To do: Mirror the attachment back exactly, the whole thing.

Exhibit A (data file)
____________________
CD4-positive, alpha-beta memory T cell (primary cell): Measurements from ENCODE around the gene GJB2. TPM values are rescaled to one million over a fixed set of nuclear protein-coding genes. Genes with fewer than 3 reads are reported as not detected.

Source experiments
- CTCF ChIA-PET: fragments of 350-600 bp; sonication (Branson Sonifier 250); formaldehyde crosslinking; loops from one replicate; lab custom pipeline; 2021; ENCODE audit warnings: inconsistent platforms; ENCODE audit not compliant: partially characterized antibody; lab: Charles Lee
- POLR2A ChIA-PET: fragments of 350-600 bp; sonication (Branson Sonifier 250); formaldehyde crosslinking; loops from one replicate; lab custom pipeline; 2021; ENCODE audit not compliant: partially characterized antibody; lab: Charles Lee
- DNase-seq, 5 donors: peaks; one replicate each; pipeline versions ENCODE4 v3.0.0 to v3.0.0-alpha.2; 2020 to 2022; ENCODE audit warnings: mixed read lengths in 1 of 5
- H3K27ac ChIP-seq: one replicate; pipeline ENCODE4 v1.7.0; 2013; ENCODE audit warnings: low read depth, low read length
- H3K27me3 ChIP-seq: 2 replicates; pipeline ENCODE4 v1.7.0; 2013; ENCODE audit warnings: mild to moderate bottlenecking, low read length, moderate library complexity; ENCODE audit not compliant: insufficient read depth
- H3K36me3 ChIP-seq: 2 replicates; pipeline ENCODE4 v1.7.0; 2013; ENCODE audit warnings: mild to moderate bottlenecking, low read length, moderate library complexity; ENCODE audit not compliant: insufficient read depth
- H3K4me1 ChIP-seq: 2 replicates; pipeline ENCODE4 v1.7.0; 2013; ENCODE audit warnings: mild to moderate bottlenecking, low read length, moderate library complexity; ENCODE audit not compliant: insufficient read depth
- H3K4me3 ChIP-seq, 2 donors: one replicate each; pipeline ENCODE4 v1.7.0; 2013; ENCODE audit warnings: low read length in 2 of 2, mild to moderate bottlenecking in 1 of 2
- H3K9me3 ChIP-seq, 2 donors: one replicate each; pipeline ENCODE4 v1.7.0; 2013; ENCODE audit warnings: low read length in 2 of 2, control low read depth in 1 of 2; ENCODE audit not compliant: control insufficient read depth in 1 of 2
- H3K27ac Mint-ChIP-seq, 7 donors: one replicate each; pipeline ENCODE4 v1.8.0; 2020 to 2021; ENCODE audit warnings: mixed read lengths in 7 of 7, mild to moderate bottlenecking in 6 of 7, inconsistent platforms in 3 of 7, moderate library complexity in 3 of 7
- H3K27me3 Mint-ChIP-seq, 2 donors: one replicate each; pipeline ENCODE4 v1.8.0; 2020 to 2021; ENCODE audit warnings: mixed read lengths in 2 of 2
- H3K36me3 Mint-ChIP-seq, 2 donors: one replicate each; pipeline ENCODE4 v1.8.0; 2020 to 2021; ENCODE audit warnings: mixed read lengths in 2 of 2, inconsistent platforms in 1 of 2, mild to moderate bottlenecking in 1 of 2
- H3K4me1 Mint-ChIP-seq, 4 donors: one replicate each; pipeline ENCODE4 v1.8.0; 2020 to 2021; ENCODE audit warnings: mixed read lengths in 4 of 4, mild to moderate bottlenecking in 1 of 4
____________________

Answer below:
CD4-positive, alpha-beta memory T cell (primary cell): Measurements from ENCODE around the gene GJB2. TPM values are rescaled to one million over a fixed set of nuclear protein-coding genes. Genes with fewer than 3 reads are reported as not detected.

Source experiments
- CTCF ChIA-PET: fragments of 350-600 bp; sonication (Branson Sonifier 250); formaldehyde crosslinking; loops from one replicate; lab custom pipeline; 2021; ENCODE audit warnings: inconsistent platforms; ENCODE audit not compliant: partially characterized antibody; lab: Charles Lee
- POLR2A ChIA-PET: fragments of 350-600 bp; sonication (Branson Sonifier 250); formaldehyde crosslinking; loops from one replicate; lab custom pipeline; 2021; ENCODE audit not compliant: partially characterized antibody; lab: Charles Lee
- DNase-seq, 5 donors: peaks; one replicate each; pipeline versions ENCODE4 v3.0.0 to v3.0.0-alpha.2; 2020 to 2022; ENCODE audit warnings: mixed read lengths in 1 of 5
- H3K27ac ChIP-seq: one replicate; pipeline ENCODE4 v1.7.0; 2013; ENCODE audit warnings: low read depth, low read length
- H3K27me3 ChIP-seq: 2 replicates; pipeline ENCODE4 v1.7.0; 2013; ENCODE audit warnings: mild to moderate bottlenecking, low read length, moderate library complexity; ENCODE audit not compliant: insufficient read depth
- H3K36me3 ChIP-seq: 2 replicates; pipeline ENCODE4 v1.7.0; 2013; ENCODE audit warnings: mild to moderate bottlenecking, low read length, moderate library complexity; ENCODE audit not compliant: insufficient read depth
- H3K4me1 ChIP-seq: 2 replicates; pipeline ENCODE4 v1.7.0; 2013; ENCODE audit warnings: mild to moderate bottlenecking, low read length, moderate library complexity; ENCODE audit not compliant: insufficient read depth
- H3K4me3 ChIP-seq, 2 donors: one replicate each; pipeline ENCODE4 v1.7.0; 2013; ENCODE audit warnings: low read length in 2 of 2, mild to moderate bottlenecking in 1 of 2
- H3K9me3 ChIP-seq, 2 donors: one replicate each; pipeline ENCODE4 v1.7.0; 2013; ENCODE audit warnings: low read length in 2 of 2, control low read depth in 1 of 2; ENCODE audit not compliant: control insufficient read depth in 1 of 2
- H3K27ac Mint-ChIP-seq, 7 donors: one replicate each; pipeline ENCODE4 v1.8.0; 2020 to 2021; ENCODE audit warnings: mixed read lengths in 7 of 7, mild to moderate bottlenecking in 6 of 7, inconsistent platforms in 3 of 7, moderate library complexity in 3 of 7
- H3K27me3 Mint-ChIP-seq, 2 donors: one replicate each; pipeline ENCODE4 v1.8.0; 2020 to 2021; ENCODE audit warnings: mixed read lengths in 2 of 2
- H3K36me3 Mint-ChIP-seq, 2 donors: one replicate each; pipeline ENCODE4 v1.8.0; 2020 to 2021; ENCODE audit warnings: mixed read lengths in 2 of 2, inconsistent platforms in 1 of 2, mild to moderate bottlenecking in 1 of 2
- H3K4me1 Mint-ChIP-seq, 4 donors: one replicate each; pipeline ENCODE4 v1.8.0; 2020 to 2021; ENCODE audit warnings: mixed read lengths in 4 of 4, mild to moderate bottlenecking in 1 of 4